Hits Its Stride
Naples Philharmonic Youth Orchestra
Yaniv Segal, conductor
February 7, 2016 at 3pm
Naples Philharmonic Youth Orchestra Director Yaniv Segal has noticed some key improvements in the orchestra over the course of the season. Now that the ensemble has November’s Fall Concert under its belt, it’s time for the students to present what they’ve learned in their Winter Concert on February 7.
We sat down with Yaniv and discussed his young musicians’ growth this season as well as the challenging pieces they’ll be performing this month in Hayes Hall.
What are some of the orchestra’s biggest strengths as musicians?
I think that the enthusiasm that the students have for playing music is a great asset. Our first youth orchestra concert of the season was the best that I have ever heard these students perform. They are a mix of ages and abilities, but when everyone comes together and supports each other, the collective effort is very impressive. The young musicians have a positive attitude and always strive to get better. This is key not just for youth orchestra, but for success in life. I hope that we take these strengths and continue to develop them and encourage the kids to apply the same lessons learned to other facets of their lives.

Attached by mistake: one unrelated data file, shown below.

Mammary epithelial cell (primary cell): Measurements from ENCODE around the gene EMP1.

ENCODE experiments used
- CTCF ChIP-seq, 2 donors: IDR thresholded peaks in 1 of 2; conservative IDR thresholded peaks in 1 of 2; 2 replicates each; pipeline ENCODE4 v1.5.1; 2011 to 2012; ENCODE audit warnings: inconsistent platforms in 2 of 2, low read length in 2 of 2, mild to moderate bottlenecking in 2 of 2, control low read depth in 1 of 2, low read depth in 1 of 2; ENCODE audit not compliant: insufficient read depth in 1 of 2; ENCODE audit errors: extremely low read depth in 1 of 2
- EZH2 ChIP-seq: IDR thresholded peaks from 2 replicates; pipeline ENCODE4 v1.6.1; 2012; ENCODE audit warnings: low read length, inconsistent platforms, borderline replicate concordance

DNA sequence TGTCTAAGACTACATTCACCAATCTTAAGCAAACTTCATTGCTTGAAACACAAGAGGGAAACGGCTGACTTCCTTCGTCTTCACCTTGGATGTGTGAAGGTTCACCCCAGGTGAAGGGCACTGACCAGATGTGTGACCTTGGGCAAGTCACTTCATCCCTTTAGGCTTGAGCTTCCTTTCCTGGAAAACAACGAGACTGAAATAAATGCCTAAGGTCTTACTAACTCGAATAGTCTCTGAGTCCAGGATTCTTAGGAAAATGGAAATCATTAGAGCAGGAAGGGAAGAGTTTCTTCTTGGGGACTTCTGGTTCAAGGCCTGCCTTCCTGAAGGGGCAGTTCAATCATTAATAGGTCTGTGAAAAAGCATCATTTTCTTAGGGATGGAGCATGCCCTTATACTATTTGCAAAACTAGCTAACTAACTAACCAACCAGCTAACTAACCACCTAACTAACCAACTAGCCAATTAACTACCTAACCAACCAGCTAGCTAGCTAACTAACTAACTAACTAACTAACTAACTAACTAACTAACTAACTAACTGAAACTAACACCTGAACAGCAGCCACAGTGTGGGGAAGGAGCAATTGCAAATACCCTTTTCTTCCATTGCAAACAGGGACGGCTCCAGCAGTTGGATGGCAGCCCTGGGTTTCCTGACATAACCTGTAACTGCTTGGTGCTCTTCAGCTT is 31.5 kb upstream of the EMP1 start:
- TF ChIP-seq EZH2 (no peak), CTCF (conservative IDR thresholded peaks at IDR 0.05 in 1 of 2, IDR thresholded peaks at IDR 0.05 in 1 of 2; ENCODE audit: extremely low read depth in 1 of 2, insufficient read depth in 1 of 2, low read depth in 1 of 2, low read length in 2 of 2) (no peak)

At this point in the season, how have the orchestra members developed in their playing?
One of the hardest lessons to learn as an orchestral player is strong internal rhythm. In order for everyone to play together, we need to keep tempo. This is something we work on from day one, and I think the students are learning how to listen to each other while also developing their own confidence in playing in tempo.
How did you choose the program for the Winter Concert?
I strive to pick pieces that are challenging yet not beyond the technical abilities of the orchestra as a whole. On this program, our big work is Tchaikovsky’s Second Symphony. This year, we are learning bigger (longer and more challenging) pieces as I try to get the students to internalize music faster and be ready for performance earlier. Other factors to consider are utilizing everyone in the orchestra. The Tchaikovsky, for example, only uses percussion, other than timpani, on the fourth movement alone. I (also) wanted to perform another piece that would enable these (percussion) players something to perform, so I chose Sibelius’ epic nationalistic piece Finlandia. Lastly, we have a work for string orchestra alone, Elgar’s Serenade for Strings.
February 1, 2016